By now you’re probably aware that most Americans have inadequate savings for retirement. You’ve also probably heard that social security isn’t quite what it used to be. In fact, if changes to the program aren’t implemented soon, benefits could be drastically lower by the year 2035. For current retirees this may not be a looming concern but for the 120 million people looking to retire within the next 30 years this poses a huge threat. What’s a person to do when companies are no longer offering pension plans, social security benefits are up in the air, and the value of a dollar doesn’t quite go as far as it used to?
The answer is to save. And then save some more. Fidelity recently released data that shows a changing trend in the United States. Their numbers show that the average American’s 401(k) balance at the end of 2016 was $92,500. This was up $1,700 from a prior average of $90,800 at the end of September, 2016. The data also suggests that Americans are saving more of their paycheck for retirement than in prior years. People are contributing, on average, 8.4% of their pay towards their 401(k), which is the highest contribution rate since 2008. Maybe Americans are finally starting to realize that the financial burden of retirement does not rest on the government’s shoulders or those of their employer’s, but instead rests on their own.
Although these numbers are promising for Americans, the fact remains that people are under saved. Most experts say that you can withdraw about 4% from an account in retirement and not outlive your savings (assuming your investments are conservative). This means that the average American wouldn’t be able to withdraw $4,000 a year, or $333 a month, in retirement from a 401(k). Breaking the numbers down in this manner should help put things into perspective. As you would expect the younger generations aren’t quite saving as much as the older ones. This is mainly due to not making as much as people who have been in the workforce longer. Many young Americans are also strapped with student loans that need to be paid off before they can get serious about saving for retirement. Look at the chart below to see the average savings rate by age as well as the average 401(k) balance.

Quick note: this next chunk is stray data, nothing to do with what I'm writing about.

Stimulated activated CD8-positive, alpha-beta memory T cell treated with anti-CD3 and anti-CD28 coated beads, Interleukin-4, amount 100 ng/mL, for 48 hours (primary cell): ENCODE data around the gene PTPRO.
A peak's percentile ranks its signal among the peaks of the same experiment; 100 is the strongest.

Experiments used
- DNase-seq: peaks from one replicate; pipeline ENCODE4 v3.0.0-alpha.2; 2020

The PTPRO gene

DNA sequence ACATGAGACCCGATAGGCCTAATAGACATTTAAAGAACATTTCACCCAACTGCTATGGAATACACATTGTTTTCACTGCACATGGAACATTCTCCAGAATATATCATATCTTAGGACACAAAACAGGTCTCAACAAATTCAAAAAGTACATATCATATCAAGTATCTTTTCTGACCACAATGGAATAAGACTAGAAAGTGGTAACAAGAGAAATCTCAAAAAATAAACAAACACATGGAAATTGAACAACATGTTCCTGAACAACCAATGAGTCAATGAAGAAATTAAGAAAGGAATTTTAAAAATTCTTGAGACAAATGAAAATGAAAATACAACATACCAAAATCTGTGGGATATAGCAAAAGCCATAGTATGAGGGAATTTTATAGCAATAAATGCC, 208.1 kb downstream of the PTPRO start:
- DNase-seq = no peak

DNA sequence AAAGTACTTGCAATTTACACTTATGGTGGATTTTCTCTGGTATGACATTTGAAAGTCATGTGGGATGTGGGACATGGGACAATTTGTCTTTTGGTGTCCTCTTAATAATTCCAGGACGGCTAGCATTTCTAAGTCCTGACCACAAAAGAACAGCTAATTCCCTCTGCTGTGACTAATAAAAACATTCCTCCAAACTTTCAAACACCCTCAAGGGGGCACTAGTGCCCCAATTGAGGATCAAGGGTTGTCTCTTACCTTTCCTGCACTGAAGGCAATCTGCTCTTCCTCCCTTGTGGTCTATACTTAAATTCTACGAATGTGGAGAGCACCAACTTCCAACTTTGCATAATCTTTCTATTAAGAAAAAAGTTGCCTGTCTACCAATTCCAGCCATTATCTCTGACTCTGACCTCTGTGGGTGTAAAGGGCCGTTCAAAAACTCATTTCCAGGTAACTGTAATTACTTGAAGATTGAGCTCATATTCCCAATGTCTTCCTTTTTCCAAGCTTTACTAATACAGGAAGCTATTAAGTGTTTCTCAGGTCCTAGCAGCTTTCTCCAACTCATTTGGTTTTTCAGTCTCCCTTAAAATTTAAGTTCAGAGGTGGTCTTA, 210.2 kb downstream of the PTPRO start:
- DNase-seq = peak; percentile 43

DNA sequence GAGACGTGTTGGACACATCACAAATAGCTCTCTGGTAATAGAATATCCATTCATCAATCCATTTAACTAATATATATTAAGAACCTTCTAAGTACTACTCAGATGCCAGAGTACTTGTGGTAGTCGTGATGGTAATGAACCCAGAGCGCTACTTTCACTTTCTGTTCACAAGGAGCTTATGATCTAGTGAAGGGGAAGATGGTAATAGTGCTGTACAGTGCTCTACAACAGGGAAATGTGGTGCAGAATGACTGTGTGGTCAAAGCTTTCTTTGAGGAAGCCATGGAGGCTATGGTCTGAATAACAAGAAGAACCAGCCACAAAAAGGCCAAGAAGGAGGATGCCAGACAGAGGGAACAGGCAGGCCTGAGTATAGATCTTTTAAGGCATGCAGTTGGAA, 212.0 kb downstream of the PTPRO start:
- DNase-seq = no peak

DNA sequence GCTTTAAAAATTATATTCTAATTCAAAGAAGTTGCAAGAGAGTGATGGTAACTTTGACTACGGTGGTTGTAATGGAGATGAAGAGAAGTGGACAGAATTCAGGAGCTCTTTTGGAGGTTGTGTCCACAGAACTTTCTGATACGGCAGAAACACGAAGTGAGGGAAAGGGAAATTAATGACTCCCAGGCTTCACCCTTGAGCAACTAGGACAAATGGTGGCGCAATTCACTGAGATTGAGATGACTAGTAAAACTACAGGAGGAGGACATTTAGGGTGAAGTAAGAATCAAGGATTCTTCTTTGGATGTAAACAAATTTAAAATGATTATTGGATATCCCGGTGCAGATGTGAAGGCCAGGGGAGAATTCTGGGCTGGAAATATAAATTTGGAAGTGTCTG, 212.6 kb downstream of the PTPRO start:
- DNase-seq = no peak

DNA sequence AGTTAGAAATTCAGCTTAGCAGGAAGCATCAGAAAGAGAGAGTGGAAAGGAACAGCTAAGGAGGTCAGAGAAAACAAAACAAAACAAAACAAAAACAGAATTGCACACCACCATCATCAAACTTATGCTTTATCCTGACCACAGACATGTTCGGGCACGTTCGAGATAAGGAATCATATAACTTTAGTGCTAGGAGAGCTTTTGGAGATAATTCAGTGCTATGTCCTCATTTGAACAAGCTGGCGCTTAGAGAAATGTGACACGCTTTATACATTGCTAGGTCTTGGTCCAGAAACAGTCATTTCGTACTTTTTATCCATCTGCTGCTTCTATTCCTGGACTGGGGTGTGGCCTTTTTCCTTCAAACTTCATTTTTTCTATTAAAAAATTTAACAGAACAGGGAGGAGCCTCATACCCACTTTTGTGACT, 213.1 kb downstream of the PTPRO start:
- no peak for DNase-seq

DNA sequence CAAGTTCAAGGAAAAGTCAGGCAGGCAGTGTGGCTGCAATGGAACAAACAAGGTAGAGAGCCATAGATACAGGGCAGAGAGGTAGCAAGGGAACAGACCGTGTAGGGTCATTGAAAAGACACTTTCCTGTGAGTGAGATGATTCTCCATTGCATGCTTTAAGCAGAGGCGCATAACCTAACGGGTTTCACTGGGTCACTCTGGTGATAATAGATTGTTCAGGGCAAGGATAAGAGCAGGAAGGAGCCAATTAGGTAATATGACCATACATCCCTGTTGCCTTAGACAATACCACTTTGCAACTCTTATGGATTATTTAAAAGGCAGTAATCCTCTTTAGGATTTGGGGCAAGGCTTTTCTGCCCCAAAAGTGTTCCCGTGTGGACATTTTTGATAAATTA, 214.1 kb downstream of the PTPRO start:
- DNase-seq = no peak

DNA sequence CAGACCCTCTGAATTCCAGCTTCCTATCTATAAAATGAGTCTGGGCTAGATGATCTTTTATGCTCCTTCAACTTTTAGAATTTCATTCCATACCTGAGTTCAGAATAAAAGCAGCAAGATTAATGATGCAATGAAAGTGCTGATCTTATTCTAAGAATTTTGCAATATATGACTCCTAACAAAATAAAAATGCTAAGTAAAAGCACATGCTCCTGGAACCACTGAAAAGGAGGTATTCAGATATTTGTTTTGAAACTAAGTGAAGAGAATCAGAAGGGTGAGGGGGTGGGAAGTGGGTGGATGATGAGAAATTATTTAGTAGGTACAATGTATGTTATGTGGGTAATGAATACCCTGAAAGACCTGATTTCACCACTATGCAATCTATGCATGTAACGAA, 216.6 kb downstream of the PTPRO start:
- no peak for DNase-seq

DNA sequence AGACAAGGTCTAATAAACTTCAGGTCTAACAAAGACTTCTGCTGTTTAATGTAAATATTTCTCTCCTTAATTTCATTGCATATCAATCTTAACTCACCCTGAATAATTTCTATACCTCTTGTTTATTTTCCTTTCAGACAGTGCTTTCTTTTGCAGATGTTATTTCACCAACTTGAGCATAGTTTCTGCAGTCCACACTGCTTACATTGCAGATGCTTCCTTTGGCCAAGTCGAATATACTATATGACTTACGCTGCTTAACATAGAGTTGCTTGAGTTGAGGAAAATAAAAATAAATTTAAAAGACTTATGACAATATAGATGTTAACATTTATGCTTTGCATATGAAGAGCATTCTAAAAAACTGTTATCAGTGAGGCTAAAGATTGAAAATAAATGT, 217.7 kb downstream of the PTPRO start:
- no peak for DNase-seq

Unfortunately Fidelity did not release detailed statistics on their findings but using their app I was able to get a little bit more detail. I was able to determine average balances, as well as contribution rates, by age and state. People in their 20s formed a group, as did people in their 30s, and so on until age 69. Because of this I was able to break the data down into 255 data points, five per state (and one for the District of Columbia). It’s interesting how people in the northeast, as well as people on the west coast, tend to save more than people in the Midwest. Sure the cost of living is higher there, and typically people earn more because of that, but most people assume that to save money you should avoid high cost of living areas. This data should alleviate people’s concerns about high cost of living areas.
So which state is number 1 for the average 401(k) balance? Well, it actually isn’t a state at all, but rather the District of Columbia. That’s right. Washington D.C. came in with the highest average 401(k) balance with a whopping $126,080. They were followed by Connecticut ($124,940), New Jersey ($117,660), and Massachusetts ($111,620). New York rounded out the top 5 with an average balance of $110,200. Looks like those long commutes and dreary winters may actually be paying off for some people. At the opposite end of the spectrum and bringing up the rear is Arkansas, who saw an average 401(k) balance of just $57,540. Filling out the bottom five states are Mississippi ($57,620), South Dakota ($60,740), Nevada ($62,740), and Alabama ($64,080). Clearly people in the southeast hate saving. Maybe they’re just so excited about their college football and crawfish boils that they forgot to bump up their 401(k) at work. This is highlighted by the low contribution rates for states in the southeast. It should be noted that I did not use a weighted average for the calculation. I simply took an equally weighted average for each state, meaning that I assume 1/5th of the people per state are in their 20s, 1/5th are in their 30s, and so on. Had a true weighted average been done the results may have been slightly different (Connecticut most likely would have been #1 due to their higher median age compared to D.C.), but probably not by much.
Check out the table below to see how the top 10 states fared as well as how the bottom 10 states did. Send me an email or comment on which state you’re curious to see if it’s not included in the data. In a future post I’ll break down the average balance and savings rate by city. I’ll probably be working on pulling this data together for about the next year, so if you don’t hear from me until then, happy 2018 when the time comes.
And finally...here are the middle 31 states for your viewing pleasure.
For updated numbers based on the most recent information see here.